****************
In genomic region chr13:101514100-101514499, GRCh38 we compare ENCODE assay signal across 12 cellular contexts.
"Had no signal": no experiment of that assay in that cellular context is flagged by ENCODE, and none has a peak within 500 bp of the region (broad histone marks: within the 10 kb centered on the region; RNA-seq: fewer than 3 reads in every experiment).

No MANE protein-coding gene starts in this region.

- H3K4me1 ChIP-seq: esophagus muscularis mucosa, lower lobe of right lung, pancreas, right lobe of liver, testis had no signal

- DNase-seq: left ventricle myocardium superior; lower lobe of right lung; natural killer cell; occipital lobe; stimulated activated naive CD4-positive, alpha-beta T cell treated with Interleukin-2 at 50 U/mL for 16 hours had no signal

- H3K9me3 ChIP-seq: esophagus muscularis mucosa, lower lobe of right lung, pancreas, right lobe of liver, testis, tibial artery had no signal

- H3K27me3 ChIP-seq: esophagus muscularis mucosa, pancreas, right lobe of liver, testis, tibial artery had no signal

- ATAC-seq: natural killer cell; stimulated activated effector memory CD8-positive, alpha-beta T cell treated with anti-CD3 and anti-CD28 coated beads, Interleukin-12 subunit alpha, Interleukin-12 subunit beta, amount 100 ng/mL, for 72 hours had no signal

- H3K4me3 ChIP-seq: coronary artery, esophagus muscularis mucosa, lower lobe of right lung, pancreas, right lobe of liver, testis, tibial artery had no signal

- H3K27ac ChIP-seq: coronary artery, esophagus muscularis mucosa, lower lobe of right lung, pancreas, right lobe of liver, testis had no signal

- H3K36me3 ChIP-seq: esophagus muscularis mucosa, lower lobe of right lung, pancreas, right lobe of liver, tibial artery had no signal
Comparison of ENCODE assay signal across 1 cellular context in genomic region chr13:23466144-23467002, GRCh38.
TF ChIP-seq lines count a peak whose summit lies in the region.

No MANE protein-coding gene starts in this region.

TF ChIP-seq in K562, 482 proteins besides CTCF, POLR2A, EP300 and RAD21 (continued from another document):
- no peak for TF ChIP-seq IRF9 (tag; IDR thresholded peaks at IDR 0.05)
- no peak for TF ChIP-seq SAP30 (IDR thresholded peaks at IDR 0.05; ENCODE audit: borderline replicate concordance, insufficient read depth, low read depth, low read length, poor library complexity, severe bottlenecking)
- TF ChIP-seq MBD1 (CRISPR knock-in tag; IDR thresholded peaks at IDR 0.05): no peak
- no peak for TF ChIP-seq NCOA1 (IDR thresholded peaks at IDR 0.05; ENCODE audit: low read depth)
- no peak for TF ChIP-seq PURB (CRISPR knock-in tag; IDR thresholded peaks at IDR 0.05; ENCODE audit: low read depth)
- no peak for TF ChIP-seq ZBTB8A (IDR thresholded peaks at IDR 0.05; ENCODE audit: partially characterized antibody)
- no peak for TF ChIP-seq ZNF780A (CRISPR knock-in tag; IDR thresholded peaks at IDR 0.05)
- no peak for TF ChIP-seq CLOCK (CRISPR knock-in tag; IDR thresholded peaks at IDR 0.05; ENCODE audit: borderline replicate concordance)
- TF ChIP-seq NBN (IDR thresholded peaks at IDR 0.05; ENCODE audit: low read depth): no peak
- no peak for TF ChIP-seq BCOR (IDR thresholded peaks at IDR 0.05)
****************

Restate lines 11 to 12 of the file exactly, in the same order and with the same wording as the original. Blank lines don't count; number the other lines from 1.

- H3K36me3 ChIP-seq: esophagus muscularis mucosa, lower lobe of right lung, pancreas, right lobe of liver, tibial artery had no signal
Comparison of ENCODE assay signal across 1 cellular context in genomic region chr13:23466144-23467002, GRCh38.